Whereas previous iPhone models used accelerometers from Bosch Sensortec and gyroscopes supplied by ST Microelectronics, the iPhone 6 and iPhone 6 Plus feature an accelerometer by Bosch Sensortec and a six-axis sensor from InvenSense. Both models add a new barometric sensor, and each also contains the same AKM electronic compass used in earlier iPhones.

IHS iPhone 6 and iPhone 6 Plus teardown estimates

Source: Technology.ihs.com

So while the iPhone 6 costs just $200 to make — and the iPhone 6 Plus just $15 more —  consumers pay $100 extra to get the phone with the larger screen. The analysis reveals that Apple’s pricing strategy involves charging a premium not only for higher memory capacity, as it’s traditionally done, but also for a larger display. The analysis also doesn’t take into account the costs of advertising, marketing, and distribution, but when you purchase an iPhone 6 or 6 Plus, you can be confident that Apple’s making a healthy profit on the sale — especially if you go for the phablet-sized iPhone 6 Plus, which sports a hefty markup with its bigger screen and superior camera.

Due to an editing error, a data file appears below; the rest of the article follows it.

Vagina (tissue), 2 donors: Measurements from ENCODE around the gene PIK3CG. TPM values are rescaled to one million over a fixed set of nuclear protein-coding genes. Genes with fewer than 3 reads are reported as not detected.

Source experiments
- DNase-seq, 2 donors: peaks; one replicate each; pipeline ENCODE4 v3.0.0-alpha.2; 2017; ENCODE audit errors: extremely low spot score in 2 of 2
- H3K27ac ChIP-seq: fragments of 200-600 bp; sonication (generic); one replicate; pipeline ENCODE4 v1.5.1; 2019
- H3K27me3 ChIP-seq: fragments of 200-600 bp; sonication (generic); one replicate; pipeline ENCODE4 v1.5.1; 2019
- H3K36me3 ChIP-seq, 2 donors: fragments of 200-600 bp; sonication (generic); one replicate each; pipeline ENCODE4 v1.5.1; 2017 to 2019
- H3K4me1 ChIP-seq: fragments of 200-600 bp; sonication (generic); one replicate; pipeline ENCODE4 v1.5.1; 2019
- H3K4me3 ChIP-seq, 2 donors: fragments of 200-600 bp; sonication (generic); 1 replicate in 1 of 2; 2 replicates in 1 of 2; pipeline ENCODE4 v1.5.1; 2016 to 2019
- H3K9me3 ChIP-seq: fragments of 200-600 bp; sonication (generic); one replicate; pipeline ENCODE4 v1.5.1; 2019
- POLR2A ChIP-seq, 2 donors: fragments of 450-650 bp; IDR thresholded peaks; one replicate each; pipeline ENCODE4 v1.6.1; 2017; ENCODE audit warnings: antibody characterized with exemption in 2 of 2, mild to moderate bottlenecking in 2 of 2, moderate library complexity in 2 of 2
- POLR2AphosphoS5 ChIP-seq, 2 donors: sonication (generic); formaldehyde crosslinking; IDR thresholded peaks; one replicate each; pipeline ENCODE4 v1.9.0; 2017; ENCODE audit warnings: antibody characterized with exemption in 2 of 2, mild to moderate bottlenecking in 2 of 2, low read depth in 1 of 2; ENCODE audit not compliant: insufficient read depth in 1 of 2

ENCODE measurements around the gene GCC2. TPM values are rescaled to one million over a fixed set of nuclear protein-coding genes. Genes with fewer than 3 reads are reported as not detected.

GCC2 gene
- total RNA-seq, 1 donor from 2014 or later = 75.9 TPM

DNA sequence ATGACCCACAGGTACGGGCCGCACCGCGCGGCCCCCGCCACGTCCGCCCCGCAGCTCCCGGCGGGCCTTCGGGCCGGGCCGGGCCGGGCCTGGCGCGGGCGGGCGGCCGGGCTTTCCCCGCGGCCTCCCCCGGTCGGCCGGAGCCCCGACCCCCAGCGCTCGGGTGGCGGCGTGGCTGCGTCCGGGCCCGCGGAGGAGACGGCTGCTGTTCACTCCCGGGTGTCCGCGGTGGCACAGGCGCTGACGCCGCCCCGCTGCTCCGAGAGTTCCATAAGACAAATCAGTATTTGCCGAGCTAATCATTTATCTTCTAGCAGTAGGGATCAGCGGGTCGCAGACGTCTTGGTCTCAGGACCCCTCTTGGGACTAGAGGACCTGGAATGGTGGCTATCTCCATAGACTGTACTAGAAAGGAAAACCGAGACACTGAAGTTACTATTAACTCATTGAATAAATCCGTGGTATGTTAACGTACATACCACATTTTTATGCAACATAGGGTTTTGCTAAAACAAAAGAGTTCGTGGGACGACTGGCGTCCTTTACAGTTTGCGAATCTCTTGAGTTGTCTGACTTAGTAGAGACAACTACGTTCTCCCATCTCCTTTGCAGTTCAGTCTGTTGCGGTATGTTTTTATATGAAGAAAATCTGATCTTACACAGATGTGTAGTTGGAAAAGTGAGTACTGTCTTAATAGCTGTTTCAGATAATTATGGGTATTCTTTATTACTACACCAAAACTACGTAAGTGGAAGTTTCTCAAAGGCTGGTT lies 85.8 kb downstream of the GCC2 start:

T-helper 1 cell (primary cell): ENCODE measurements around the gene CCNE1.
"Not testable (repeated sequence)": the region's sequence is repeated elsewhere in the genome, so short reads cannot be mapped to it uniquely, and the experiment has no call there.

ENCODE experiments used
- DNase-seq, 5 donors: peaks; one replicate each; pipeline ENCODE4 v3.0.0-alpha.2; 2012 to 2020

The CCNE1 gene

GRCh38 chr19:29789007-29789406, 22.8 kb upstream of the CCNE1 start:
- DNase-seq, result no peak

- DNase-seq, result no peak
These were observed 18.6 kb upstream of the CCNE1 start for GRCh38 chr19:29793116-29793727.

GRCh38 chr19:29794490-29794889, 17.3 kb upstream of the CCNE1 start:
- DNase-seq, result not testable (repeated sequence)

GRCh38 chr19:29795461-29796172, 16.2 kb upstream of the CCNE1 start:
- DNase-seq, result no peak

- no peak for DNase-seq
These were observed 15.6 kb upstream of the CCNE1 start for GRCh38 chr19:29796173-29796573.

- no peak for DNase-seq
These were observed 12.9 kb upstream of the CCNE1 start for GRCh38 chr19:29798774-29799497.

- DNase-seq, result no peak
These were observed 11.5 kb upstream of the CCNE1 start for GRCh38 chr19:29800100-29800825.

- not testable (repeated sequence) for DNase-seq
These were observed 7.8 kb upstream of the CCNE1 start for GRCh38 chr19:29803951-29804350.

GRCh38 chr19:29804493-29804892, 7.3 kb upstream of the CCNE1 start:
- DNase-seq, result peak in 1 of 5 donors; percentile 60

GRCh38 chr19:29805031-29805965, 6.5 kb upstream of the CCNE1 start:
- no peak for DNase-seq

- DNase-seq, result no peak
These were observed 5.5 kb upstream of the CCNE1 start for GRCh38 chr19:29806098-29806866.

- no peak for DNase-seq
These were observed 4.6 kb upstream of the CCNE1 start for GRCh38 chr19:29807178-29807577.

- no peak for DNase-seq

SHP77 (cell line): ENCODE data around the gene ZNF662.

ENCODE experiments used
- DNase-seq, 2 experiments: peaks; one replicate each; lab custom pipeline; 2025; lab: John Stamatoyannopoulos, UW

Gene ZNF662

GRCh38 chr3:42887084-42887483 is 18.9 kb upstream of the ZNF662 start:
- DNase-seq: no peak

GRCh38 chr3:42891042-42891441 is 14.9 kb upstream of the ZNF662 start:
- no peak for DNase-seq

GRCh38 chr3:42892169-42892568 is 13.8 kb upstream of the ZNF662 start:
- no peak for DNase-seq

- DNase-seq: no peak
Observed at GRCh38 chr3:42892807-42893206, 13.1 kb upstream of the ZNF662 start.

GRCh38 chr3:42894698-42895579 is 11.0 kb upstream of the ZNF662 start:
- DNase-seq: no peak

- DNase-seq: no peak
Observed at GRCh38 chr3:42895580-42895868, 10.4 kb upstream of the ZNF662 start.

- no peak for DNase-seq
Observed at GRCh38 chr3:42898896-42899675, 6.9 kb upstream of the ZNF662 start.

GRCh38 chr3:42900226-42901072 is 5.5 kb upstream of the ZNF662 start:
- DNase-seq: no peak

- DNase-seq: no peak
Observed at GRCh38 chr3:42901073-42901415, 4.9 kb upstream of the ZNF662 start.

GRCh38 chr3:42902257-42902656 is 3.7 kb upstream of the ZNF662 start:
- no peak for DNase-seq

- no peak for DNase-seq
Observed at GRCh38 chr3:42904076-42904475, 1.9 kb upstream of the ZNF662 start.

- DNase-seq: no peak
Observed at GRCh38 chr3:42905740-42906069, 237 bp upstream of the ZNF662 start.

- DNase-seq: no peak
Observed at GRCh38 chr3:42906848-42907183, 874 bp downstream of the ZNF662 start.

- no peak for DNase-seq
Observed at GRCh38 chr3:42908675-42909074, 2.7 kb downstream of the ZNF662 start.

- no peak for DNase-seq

To find out all of the details of what recent teardowns have revealed about the exact components inside the iPhone 6 and iPhone 6 Plus, also check out Tech Cheat Sheet’s recent reporting on an iFixit teardown, which revealed some details on the new iPhones’ parts and components.